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5 Reasons I Love Library App Libby and You Will, Too

Having fun isn't hard when you've got a library card AND this app.

libby on devices in front of a photo of bookshelves. (Image: Alyssa and Libby/Overdrive.)

In my gushing over B.B. Alston’s  Amari and the Night Brothers, I mentioned how Libby re-sparked my love for reading. Owned by their more well-known parent company Overdrive, Libby is simply a free reading app that harnesses the power of your library card to access a wide selection of ebooks and more from actual libraries. In this essay, I will tell you five reasons why, if you have a library card (or don’t), you need this app in your life.

Note that I won’t really discuss the collection available on the app because that really depends on what your library holds. 

1. Using across devices and accounts.

In the app, you can have multiple library cards (five max), and switching between them is two clicks away. I’m signed into Harris County Public Library Card (HCPL) and my Houston Area Digital Media (HADM). The cards give me access to ebooks, audiobooks, graphic novels (comics and manga, too!), and magazines on the app. This doesn’t include the DVDs, books, and other services available in the library’s physical location, so don’t worry about apps making libraries obsolete. The in-house resources are vital aspects of community education, health, and safety.

Between both of my cards on Libby, I can hold up to 45 books (15 for HADM and 30 for HCPL) and 40 holds. Never go above 7 books at a time unless you have no other hobbies. 


For holds, I recommend staggering them out so you don’t receive them all at once. If the book is not available at the moment you are looking at it, click on the calendar to see what the wait time is. It can be anywhere from “available soon” (indicating the next 24 hours) or over six months (I rarely see this). Even if you forget, you can always set them to be delivered later if you are not ready, and they appear on your shelf. The app doesn’t automatically check books out. You have to accept the titles.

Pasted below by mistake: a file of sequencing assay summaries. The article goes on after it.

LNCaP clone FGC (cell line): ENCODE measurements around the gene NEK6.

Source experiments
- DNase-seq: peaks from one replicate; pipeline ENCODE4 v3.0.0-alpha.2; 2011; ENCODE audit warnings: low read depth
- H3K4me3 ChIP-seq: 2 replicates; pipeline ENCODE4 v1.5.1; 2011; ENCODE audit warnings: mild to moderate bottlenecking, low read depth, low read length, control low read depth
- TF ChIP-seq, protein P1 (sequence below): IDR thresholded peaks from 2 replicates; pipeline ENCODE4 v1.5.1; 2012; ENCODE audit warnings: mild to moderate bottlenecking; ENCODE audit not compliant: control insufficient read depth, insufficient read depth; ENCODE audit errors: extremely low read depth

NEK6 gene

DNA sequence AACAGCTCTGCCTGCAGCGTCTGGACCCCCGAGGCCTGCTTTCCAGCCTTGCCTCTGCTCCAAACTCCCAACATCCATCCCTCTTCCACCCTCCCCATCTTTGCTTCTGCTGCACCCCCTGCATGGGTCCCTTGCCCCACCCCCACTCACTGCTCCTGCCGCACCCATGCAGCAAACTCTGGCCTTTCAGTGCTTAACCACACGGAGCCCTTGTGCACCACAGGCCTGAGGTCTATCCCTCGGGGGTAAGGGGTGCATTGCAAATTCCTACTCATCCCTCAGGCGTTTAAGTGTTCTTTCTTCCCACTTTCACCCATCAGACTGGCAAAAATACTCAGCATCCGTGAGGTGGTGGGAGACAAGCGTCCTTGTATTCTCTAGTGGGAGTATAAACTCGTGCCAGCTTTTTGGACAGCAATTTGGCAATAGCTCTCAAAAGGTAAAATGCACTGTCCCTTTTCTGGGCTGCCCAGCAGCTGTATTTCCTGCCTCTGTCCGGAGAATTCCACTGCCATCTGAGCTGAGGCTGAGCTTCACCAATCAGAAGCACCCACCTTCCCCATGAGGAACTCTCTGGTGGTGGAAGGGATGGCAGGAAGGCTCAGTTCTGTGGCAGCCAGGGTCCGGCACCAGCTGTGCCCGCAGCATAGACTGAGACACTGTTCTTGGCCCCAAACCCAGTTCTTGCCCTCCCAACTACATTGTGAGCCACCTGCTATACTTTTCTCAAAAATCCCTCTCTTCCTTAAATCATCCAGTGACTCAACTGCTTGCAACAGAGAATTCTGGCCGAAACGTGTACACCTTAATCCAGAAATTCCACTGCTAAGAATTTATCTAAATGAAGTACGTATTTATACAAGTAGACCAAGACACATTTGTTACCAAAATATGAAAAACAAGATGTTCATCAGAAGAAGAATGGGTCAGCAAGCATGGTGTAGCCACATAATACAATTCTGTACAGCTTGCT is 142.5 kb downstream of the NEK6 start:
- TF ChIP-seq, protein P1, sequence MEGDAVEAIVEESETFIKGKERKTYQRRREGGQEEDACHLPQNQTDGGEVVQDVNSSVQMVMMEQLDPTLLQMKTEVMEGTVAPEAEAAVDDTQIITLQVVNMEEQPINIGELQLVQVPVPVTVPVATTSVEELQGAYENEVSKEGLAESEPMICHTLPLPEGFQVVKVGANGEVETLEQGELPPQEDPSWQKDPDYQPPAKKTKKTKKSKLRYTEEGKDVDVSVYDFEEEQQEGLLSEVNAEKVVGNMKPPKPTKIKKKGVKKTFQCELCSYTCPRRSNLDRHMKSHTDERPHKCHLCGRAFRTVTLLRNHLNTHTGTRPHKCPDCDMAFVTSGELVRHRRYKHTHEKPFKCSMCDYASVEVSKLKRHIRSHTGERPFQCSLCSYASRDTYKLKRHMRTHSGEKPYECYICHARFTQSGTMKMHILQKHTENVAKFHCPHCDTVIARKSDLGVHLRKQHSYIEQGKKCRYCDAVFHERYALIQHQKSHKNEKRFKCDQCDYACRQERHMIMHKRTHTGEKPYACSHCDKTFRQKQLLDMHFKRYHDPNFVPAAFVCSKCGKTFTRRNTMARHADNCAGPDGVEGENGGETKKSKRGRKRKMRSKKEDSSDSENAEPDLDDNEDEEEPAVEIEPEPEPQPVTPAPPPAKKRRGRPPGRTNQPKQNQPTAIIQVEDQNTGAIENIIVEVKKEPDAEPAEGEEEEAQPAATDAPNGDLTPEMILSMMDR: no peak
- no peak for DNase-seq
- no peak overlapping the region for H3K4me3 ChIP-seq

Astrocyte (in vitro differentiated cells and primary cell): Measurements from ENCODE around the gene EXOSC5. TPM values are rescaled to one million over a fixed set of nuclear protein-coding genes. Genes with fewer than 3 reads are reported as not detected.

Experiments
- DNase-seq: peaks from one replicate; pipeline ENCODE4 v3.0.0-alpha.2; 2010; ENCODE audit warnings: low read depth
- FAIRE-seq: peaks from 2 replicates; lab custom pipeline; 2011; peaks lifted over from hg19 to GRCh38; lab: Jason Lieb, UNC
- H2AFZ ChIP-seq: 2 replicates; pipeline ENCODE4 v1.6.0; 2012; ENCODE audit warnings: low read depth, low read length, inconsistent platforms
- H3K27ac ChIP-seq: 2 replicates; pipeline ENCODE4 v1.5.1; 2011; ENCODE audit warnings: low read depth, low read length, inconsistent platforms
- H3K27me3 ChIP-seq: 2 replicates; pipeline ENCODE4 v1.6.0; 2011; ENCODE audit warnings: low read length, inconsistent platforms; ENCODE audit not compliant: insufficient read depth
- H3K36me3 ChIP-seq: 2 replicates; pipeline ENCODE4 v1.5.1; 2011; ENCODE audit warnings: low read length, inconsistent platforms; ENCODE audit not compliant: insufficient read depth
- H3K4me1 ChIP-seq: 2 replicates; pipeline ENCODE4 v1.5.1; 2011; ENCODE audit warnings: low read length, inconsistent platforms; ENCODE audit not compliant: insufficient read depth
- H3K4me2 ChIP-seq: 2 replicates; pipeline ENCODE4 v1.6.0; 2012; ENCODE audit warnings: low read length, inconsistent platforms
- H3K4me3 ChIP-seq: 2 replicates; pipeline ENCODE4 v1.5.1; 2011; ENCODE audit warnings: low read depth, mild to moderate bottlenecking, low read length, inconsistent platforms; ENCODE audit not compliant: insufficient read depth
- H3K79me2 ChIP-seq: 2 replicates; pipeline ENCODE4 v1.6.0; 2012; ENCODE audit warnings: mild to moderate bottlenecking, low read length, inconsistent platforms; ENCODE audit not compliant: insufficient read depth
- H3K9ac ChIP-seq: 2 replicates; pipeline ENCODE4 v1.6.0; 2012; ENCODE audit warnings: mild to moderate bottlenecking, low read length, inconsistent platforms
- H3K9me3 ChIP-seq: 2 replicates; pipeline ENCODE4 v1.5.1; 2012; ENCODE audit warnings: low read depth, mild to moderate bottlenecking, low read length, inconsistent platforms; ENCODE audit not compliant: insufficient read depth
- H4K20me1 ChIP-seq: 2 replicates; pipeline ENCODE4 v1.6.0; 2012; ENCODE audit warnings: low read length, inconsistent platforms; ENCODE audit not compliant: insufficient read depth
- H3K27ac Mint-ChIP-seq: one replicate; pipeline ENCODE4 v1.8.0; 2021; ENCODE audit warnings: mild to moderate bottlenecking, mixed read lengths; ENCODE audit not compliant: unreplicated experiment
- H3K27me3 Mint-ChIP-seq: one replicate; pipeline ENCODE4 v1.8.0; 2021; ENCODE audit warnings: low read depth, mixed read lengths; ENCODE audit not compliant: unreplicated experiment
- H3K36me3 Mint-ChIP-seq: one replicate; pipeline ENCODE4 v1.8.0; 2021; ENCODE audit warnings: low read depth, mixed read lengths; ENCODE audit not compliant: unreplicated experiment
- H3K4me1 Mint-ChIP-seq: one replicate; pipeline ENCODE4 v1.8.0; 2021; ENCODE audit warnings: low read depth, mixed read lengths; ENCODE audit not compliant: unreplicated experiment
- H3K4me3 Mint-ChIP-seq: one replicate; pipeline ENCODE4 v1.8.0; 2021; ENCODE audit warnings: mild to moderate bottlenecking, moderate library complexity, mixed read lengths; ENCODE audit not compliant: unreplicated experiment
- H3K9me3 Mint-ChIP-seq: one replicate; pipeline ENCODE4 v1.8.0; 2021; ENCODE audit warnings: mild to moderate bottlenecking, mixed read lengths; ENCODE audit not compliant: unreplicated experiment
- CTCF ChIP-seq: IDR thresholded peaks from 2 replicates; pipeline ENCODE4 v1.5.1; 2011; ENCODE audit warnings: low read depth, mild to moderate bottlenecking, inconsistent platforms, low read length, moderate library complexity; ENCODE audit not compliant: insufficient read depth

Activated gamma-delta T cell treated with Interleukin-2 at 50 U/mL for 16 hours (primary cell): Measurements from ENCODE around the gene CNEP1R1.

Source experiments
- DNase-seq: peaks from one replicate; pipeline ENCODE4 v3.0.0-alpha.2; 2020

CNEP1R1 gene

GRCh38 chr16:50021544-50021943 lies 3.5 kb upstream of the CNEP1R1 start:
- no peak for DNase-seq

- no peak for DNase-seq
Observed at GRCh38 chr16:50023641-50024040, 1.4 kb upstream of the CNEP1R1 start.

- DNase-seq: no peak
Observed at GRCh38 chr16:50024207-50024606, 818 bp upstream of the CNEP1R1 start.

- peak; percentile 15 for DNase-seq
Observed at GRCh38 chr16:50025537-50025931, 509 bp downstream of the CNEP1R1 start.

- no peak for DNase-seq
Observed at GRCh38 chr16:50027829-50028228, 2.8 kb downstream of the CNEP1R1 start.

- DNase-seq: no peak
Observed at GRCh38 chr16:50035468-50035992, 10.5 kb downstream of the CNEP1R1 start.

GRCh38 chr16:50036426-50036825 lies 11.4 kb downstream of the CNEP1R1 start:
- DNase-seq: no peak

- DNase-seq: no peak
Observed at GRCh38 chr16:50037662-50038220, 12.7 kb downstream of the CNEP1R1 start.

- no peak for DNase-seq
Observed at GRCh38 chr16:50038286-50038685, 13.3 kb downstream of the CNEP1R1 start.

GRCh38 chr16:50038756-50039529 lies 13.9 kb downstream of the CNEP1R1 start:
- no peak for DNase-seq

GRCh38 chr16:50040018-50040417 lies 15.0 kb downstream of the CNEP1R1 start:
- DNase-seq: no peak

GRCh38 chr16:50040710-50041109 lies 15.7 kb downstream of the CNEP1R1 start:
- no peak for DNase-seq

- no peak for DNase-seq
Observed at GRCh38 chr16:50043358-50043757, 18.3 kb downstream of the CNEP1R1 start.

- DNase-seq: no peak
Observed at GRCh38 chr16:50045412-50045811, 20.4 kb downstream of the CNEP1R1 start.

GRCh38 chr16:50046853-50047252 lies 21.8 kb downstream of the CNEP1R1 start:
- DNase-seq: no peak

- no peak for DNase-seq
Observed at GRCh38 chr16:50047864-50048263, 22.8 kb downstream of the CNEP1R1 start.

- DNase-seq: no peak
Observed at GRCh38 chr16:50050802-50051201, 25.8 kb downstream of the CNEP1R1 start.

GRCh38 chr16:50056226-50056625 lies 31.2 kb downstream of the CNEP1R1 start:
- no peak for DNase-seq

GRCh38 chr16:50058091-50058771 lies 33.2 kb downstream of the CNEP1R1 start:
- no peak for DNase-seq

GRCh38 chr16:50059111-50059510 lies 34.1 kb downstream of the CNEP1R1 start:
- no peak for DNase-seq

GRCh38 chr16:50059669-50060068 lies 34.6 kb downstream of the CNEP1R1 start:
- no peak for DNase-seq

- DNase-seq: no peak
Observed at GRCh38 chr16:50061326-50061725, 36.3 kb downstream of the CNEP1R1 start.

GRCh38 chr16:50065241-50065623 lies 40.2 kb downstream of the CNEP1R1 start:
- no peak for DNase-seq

screenshot showing wait time on Libby. Taken by Alyssa.

Also, anywhere you can access the free app (Apple, Android, Windows, and desktop browser), you can pick up right where you left off. I’ll be listening to The Death of Vivek by Akwaeke Emezi while working on Photoshop on my computer, pause it, and pick it up again on my iPad as I do the dishes in the kitchen. Loans, notes/highlights, bookmarks, and progress sync across all devices. 

In the before-times (pre-Covid-19), I used to listen to about 40-60 minutes a day while driving to work, school, and general errands. Buckling my seat belt, checking my mirrors, setting the AC correctly (I live in Texas, y’all), and hitting play on Libby was a part of my routine. I don’t like to use the data it takes to stream audiobooks and comic books (my go-to choices when not home), so I download them unto my device while on wi-fi.

Since the pandemic began, I have still used it a lot (actually more). I’m not the only one, because reading apps and bookstores have reported an increase in reading since the pandemic began. For cleaning/chores, showering, hair routines, cooking, drawing, and all parts of the moving process (from packing to unpacking), I use Libby. The only reason I don’t use it for yard work is because I really need music to get me through that hell.

2. New ways of browsing

You can easily go through a Libby-spiral (like going down a Wikipedia hole) finding new books to add to your To-Be-Read pile. Through Libby, you can search for book via subject, date added, format (ebook, magazine, etc.), language, intended audience age, what the title is supported by other than Libby (EPUD, PDF, Kindle, etc.), and availability. If you are looking at a title’s page, you can also search other titles linked by editor, writers (including others who may do the forward), narrators (if applicable), publisher, and imprint. I have found many of my favorite books through this method, like Sara Collins’ The Confessions of Frannie Langton.

Something very cool that doesn’t warrant its own section on this list, but is useful nevertheless, is the “Skip-the-line” section. Marked by a green shamrock (for good luck), these books come up randomly near the top of the home page and mark books available now. These books are usually books that are very popular, and you can check out these titles quicker, but with the caveat to only borrow the book for 7 days instead of the standard 14. This keeps titles in quick circulation.

screenshot showing part of library landing screen on Libby. Taken by Alyssa.